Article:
Conveniently, the ducting is of the lidded type and the block is insertable into the ducting with the lidding open. Forms of lidded thermoplastic ducting are available which will readily admit the block when open, usually with some deformation of the walls during insertion.
The following description, in which reference is made to the accompanying drawing, is given in order to illustrate the invention in its said first principal aspect. In the drawings:
FIG. 1 shows an assembly according to the invention passing through a wall, parts of the assembly and the wall being shown broken-away for simplicity of illustration,
FIG. 2 shows a modified form of block, and
FIG. 3 is a cross section of a ducting used in conjunction with a block according to FIG. 2.
In FIG. 1, a length of polyvinyl chloride ducting 1 having a removable cover 2 and an enlarged end portion 3 for the reception of a further length of ducting is shown fitted through a wall 4. The wall 4 and ducting 1 are both shown partly broken away for simplicity of illustration.
A number of cables, of which two only (5 and 6) are shown, pass through a block 7 of intumescent-coated structural honeycomb material formed from paper or cardboard and preferably stabilised in the expanded state by impregnation with a thermosetting resin. To maintain integrity on softening or combustion of the ducting, the block is held by two flanged metal end frames 8 and 9. A gap between the two frames prevents the transfer of heat by conduction through the metal. It is preferred that this gap is substantially less than the thickness of the wall and that at least a part of the thickness of each frame is positioned within the aperture 10 of the wall.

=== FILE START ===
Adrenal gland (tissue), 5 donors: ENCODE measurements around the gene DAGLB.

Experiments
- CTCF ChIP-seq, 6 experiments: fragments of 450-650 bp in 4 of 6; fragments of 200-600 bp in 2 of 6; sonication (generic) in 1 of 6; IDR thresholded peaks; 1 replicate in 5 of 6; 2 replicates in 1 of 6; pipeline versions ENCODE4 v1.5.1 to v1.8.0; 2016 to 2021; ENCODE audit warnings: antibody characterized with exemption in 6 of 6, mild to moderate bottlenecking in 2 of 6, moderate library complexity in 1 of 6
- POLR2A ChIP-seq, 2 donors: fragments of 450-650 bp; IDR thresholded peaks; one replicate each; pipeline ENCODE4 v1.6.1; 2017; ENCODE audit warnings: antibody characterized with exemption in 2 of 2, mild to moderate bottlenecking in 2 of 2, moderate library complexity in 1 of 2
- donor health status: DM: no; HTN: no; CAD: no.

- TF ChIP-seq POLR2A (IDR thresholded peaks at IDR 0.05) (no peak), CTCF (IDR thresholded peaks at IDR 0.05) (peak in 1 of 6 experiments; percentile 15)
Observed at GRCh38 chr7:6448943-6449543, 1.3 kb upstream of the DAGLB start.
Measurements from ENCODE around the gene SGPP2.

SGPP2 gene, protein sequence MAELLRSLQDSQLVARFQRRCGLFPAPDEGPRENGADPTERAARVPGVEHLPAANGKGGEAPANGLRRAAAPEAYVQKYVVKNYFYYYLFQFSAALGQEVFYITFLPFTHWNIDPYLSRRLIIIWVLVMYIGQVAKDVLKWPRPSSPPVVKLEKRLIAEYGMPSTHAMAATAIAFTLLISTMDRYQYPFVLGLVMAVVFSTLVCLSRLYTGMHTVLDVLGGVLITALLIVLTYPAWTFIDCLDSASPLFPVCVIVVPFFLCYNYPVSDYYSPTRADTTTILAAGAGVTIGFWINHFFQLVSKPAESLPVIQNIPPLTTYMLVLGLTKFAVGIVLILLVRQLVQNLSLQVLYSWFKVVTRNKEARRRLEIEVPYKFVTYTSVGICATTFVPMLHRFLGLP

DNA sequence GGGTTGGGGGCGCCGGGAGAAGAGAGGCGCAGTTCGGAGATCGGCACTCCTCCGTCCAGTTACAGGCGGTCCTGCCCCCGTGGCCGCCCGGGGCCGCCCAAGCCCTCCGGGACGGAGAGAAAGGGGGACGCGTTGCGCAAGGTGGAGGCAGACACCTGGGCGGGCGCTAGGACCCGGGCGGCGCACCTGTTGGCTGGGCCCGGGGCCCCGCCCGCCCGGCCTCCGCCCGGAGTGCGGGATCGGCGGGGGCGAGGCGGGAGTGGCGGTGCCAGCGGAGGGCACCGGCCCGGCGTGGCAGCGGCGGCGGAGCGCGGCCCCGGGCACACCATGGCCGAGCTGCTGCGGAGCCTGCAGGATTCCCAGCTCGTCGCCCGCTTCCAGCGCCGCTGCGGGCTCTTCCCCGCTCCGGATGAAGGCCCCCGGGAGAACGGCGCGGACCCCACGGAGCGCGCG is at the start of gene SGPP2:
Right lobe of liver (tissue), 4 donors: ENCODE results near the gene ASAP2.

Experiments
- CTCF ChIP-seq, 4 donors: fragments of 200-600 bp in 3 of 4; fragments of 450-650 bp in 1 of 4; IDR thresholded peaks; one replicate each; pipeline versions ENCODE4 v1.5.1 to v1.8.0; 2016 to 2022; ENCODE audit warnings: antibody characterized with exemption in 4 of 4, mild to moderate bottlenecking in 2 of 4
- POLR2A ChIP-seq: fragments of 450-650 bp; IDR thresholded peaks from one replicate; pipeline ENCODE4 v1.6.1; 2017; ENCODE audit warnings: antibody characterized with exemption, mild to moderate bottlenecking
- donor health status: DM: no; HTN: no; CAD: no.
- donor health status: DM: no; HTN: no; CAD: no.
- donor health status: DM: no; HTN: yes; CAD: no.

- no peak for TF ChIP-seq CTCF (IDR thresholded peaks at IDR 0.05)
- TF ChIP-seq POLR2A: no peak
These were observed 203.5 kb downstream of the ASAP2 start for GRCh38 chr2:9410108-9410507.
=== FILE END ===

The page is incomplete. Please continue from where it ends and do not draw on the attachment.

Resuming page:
The frames advantageously have a loose peripheral fit around the blocks so that distortion of the frames does not damage the block in its friable state when carbonised.
The frames may be dispensed with if maximum effect is not required or if the ducting is formed of ceramic or other material of good fire resistance.
Simple installation is obtained by passing the cables through the cells with cover 2 removed, applying the cover, and sliding the assembly along over the cables.
The block shown in FIG. 2 has end-frames 8' and 9', fabricated from steel strip, and shaped as shown to fill the internal cross-section of the ducting shown in FIG. 3, which is of a favoured, commercially available type. This ducting has, at the top edges of its side-walls 11 and 12, integral formations providing inwardly directed grooves 13 and 14 for engagement with the outwardly directed extremities 15 and 16 of removable cover 2'. Cover 2' is fitted from above whilst springing one or both of the side walls 11 and 12 outwardly. The shape of the end frames 8' and 9' provides shoulders 17 which fit under the formations providing the grooves 13 and 14, and above the shoulders a part of reduced width which fits under the cover 2'.
The block of FIG. 2 has a close peripheral fit with the ducting and its cover 2' and is insertable from above before the lid is fitted.
The end frames 8' and 9' are identical. Their outer faces are provided with horizontal and vertical sets of steel wires 18 secured in position to form a square mesh structure by welding their end portions, which are bent in at right angles to the inner faces of the strips forming the frames. These mesh structures support the block 7 of intumescent-coated structural honeycomb material when the coating expands and carbonises under fire conditions. They are superior to flanges on the frames (FIG. 1) in that they provide less obstruction for the fitting of service lines such as cables 5 and 6.
A strip of adhesive-coated non-inflammable material 20 secures the frames in position.
Forming the frames as shown by fitting a top portion providing shoulders 17, and having ends 19, within the tops of the separately formed side portions gives a lapped construction together with the peripheral fit aforesaid.
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|Clasificación de EE.UU.||174/505, 174/101, 174/68.3, 169/48, 248/56, 52/232, 174/668, 138/108, 428/116, 174/99.00R|
|Clasificación internacional||F16L5/02, F16L5/04, E04B1/94, F16L5/00, H02G3/22, A62C2/06|
|Clasificación cooperativa||A62C2/06, F16L5/04, Y10T428/24149, E04B1/947, H02G3/22|
|Clasificación europea||E04B1/94E, F16L5/04, A62C2/06, H02G3/22|